ROBERT SIEGEL, host:
Bette Davis, spelled with an E at the end of Bette, was, of course, a famous film actress, but there is another Betty Davis, spelled with a Y, who is a funk singer and ex-wife of the late jazz trumpeter Miles Davis.
In 1975, she tried to break into the mainstream with an album called "Nasty Gal." Despite critical acclaim, the album never achieved commercial success. And now, "Nasty Gal" is getting another chance. It's been re-issued.
Our reviewer Meredith Ochs says the album was ahead of its time.
(Soundbite of song, "Nasty Gal")
Ms. BETTY DAVIS (Singer): (Singing) I ain't nothing but a nasty gal now.
MEREDITH OCHS: Betty Davis' openly sexy growl conjures images of the way she looked onstage in the '70s: thigh-high silver boots, hot pants, massive afro. Davis was Sly Stone, Mick Jagger and The Jimi Hendrix Experience all rolled into one woman. Sly Stone bassist Larry Graham once said that although Davis didn't play anything, her mind, body and spirit were her instruments.
On this album's title track, you can hear that her singing isn't just a voice, it's a supernatural force she's using to break social conventions, push funk to the extreme and propel herself as an artist.
(Soundbite of song, "Nasty Gal")
Ms. DAVIS: (Singing) I said, you went around telling everybody. You're just putting me down now. You dragged my name in the mud. All over town, I'm going to tell them why. You said, I didn't treat you. I didn't know you. I didn't love you well. But you know you lied, yes you did. I used to leave you hanging in the bed by your fingernails screaming.
OCHS: By the time "Nasty Gal" was recorded, Betty Davis and her band were a tight unit, their act finely honed over many months on the road. She wasn't just a woman fronting a group of musicians, she was part of the band, but she was also the leader in every way.
The music, the clothes, the choreography, Davis controlled the whole package, uncompromising in her vision. Aggressive and outrageous, she challenged the notions of what women could do and say on and off the stage.
(Soundbite of music)
Ms. DAVIS: (Singing) Hey now. Extra, extra. Have you read about me? Oh, they say I'm vulgar, and some people can do without me. Well, all I can say is, well, if it's such a shame, why do they blame for what I am thinking?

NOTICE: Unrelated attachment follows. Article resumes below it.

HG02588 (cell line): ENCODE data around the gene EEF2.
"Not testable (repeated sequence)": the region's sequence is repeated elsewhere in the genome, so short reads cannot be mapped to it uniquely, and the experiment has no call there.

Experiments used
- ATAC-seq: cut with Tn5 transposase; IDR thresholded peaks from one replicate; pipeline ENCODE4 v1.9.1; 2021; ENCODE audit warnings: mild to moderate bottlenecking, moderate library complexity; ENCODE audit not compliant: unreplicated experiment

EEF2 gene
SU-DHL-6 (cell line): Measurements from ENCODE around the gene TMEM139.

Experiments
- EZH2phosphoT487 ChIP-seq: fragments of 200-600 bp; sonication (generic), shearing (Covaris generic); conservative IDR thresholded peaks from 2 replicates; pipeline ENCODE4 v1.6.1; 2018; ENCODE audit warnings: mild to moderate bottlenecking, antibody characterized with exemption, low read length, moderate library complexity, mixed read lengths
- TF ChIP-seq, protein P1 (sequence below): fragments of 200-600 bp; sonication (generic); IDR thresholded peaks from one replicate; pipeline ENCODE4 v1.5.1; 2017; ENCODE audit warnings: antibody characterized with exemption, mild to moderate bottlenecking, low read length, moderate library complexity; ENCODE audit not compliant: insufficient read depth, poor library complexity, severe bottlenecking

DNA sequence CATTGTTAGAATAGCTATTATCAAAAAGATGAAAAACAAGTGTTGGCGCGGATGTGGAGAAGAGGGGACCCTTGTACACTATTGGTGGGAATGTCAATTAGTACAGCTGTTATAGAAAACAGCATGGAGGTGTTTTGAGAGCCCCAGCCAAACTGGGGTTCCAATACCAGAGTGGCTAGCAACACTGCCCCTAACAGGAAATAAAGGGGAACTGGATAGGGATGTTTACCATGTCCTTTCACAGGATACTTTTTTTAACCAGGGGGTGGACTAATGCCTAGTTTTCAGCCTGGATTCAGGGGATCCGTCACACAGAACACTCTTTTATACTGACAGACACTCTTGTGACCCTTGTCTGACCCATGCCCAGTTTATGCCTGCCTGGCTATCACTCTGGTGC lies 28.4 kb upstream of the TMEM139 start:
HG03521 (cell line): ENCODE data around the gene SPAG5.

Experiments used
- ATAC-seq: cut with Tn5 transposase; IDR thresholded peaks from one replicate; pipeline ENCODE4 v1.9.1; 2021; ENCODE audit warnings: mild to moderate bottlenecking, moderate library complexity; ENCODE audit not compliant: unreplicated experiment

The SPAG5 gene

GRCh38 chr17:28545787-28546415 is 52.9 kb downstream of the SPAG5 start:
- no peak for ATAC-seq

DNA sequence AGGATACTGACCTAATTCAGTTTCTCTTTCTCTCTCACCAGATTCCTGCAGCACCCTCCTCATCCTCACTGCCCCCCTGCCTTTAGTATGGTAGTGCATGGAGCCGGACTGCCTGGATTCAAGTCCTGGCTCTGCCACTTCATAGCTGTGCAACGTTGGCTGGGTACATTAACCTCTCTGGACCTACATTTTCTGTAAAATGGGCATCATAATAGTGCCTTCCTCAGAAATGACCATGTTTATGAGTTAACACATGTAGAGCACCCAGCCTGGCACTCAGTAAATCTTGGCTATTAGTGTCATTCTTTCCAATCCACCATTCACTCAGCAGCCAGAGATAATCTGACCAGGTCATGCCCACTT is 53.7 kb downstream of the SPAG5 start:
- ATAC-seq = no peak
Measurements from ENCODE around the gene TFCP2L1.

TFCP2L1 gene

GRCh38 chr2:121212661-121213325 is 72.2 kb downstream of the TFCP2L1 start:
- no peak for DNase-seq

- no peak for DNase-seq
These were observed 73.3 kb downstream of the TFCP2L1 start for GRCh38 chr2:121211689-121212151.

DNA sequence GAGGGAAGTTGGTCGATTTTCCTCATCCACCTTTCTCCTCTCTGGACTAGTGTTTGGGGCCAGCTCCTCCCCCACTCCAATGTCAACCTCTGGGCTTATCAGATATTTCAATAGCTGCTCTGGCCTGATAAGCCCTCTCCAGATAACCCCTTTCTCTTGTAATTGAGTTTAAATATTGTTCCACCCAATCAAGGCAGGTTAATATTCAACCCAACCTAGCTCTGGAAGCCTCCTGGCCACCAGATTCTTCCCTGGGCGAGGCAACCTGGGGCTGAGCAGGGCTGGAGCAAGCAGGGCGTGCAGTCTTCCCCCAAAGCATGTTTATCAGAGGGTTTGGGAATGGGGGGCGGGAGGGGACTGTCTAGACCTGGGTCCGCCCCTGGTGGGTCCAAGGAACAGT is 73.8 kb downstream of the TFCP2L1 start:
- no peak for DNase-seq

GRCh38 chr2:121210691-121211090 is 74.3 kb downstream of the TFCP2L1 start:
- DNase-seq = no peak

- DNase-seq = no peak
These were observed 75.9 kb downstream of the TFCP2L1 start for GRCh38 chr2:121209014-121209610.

OCHS: Betty Davis could use her vocal power for ballads just as easily as belting. And on "Nasty Gal" she proved that she wasn't a one-dimensional screamer. This song marked the public reconciliation with her ex-husband, Miles Davis. She co-wrote the song with Davis about their relationship. Punctuated by his distinct trumpet playing, it's even more poignant.
(Soundbite of song, "You and I")
Ms. DAVIS: (Singing) I'm just trying, trying to be a woman and you, are you a strange one?
OCHS: This album was poised to be Betty Davis' commercial breakthrough, but it didn't work out that way. She left the business shortly after its release and moved to Pennsylvania, where she still resides. Some say that her image upstaged her music, but I disagree.
Listening to the propulsive funk and powerful ensemble playing, all driven by this astonishing woman, it's apparent that her image was just as important to the albums as a guitar or a keyboard or her voice.
Her image was the very concept from which her music stemmed. In 1975, Betty seemed to represent the era, but she probably pushed boundaries too far for mainstream music. And artists at the forefront of their art are seldom appreciated until the rest of the world catches up.
SIEGEL: The reissued album from Betty Davis is called "Nasty Gal." Our reviewer Meredith Ochs is a talk show host and DJ with Sirius Satellite Radio.